Modeling Modernity: Instruction Books and the History of Modern Sculpture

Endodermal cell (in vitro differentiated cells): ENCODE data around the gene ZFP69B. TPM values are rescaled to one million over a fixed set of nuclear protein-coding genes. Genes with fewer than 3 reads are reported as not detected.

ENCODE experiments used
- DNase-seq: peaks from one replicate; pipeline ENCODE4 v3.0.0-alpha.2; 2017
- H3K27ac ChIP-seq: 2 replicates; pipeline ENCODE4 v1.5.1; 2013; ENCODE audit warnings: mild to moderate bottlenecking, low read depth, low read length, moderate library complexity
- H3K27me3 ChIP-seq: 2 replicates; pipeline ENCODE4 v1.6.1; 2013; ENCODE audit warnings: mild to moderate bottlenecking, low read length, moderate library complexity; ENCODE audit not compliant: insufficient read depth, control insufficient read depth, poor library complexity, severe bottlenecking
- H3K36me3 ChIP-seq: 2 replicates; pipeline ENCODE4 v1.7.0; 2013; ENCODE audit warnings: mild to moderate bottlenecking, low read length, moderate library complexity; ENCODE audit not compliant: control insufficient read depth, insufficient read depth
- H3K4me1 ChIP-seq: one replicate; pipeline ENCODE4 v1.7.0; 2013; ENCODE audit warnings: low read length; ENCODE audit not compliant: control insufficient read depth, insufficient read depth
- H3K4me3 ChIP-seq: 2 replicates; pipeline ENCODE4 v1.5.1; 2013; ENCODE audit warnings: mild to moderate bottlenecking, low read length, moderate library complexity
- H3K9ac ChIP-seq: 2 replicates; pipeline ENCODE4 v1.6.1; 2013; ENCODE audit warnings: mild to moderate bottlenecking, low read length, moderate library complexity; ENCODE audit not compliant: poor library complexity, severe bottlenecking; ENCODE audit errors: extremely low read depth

What did modern sculpture entail in the early twentieth century? Scholarship has consistently identified sculpture’s modernity with the adoption of direct carving and the rejection of clay modeling, but this article challenges such a dichotomy by examining three instruction books on sculpture published in Britain in the early twentieth century. The books are characteristic of a genre of technical writing that promotes clay modeling as the foundation of sculpture. Although significant numbers of instruction books were published in the period, they have been little-studied because of their didactic nature; yet in their emphasis on modeling techniques, they can be approached as useful sources. My argument is driven by two considerations: that the instruction books were written by successful sculptors; and that they highlight the persistence of long-standing sculptural practices that have been excluded from standard narratives. Given the preponderance of direct carving in conceptions of modern sculpture, these books offer a counter-narrative of modernity that can revise, or at least nuance, prevailing conceptions.
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